Why build educational facilities?
Developing nations face a number of hurdles in their journey from poverty and dependence on foreign aid through to self-reliance and economic and governmental stability. Access to education for the next generation is a major key to progress, and while figures indicate steadily rising percentages of children in primary school worldwide, it’s also clear Sub-Saharan Africa is drastically lagging behind the rest of the world.
Lack of resources has been identified as a major barrier to keeping up with the demand for education. For example, many established schools suffer from a dramatic lack of classroom space – seriously affecting their ability to teach as many kids as possible. For those children who are lucky enough to be able to enrol in, and complete, a primary level education, the chances of secondary level education then being available to them are extremely limited.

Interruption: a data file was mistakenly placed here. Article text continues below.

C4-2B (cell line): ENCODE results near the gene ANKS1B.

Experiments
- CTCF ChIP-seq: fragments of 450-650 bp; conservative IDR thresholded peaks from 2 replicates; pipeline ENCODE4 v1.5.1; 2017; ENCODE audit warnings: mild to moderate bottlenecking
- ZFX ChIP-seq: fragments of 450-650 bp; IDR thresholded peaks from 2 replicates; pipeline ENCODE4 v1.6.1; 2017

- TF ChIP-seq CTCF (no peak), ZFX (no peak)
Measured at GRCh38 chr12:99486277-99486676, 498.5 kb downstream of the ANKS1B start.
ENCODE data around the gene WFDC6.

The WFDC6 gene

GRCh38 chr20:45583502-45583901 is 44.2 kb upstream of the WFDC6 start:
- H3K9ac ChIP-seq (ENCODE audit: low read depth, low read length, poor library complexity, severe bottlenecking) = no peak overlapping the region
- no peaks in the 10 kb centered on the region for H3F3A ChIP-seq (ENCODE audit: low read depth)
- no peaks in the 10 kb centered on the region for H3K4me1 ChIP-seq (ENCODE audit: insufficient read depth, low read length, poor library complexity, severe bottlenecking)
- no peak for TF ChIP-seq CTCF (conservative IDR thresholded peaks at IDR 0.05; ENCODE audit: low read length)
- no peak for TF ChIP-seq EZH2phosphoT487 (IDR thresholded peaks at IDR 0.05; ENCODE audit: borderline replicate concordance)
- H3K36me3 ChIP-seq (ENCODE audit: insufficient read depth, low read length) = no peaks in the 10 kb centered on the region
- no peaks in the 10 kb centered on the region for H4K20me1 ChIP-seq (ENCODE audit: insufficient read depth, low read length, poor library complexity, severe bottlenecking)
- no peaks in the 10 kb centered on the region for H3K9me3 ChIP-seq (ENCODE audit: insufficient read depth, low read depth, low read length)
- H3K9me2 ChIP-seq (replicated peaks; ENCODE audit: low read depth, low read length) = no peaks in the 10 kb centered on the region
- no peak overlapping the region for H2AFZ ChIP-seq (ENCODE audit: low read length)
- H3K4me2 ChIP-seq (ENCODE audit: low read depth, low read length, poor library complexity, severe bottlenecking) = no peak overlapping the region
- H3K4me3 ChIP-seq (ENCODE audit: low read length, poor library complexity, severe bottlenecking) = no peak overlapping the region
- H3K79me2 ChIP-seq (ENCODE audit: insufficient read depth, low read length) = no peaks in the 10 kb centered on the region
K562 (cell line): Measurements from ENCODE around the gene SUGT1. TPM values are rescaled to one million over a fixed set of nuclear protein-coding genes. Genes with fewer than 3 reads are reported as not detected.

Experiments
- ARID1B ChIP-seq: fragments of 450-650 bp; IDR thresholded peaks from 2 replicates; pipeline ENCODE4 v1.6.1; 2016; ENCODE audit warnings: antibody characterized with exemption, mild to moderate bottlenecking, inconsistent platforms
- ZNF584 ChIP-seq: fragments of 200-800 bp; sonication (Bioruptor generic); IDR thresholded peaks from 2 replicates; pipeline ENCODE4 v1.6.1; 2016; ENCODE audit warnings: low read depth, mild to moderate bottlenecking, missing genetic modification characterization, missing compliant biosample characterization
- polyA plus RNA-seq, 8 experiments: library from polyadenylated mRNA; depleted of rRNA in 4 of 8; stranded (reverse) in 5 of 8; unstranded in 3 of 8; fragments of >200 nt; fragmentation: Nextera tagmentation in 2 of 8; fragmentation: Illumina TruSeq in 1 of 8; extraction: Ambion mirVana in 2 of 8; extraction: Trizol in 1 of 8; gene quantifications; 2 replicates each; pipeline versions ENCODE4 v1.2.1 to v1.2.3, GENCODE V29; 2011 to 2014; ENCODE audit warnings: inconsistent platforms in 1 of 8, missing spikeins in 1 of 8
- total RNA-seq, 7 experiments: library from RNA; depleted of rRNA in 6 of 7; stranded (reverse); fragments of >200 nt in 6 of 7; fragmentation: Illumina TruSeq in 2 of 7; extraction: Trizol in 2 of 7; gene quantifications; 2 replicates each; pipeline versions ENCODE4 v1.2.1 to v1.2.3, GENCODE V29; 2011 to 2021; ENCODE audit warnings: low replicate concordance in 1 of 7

be*’s mission of providing ‘bricks and mortar’ help in the shape of classrooms and facilities means that schools can get on with the job of education, bringing long term change, knowledge and an expanded skills base to their growing nations.
OF KENYAN CHILDREN OF PRIMARY SCHOOL AGE DO NOT GO TO SCHOOL*
OF PRIMARY SCHOOL STUDENTS IN TANZANIA WILL BE ABLE TO TRANSITION ON TO SECONDARY EDUCATION*
YOU’LL FIND 73
PUPILS IN AN AVERAGE CLASS IN UGANDA**
*UNESCO Global Education Digest 2011. Retrieved 25 October 2012.
**Nannyonjo, Harriet. World Bank Working Paper No. 98. “Education Inputs in Uganda: An Analysis of Factors Influencing Learning Achievement in Grade Six.” The World Bank. 2007. Retrieved 25 October 2012.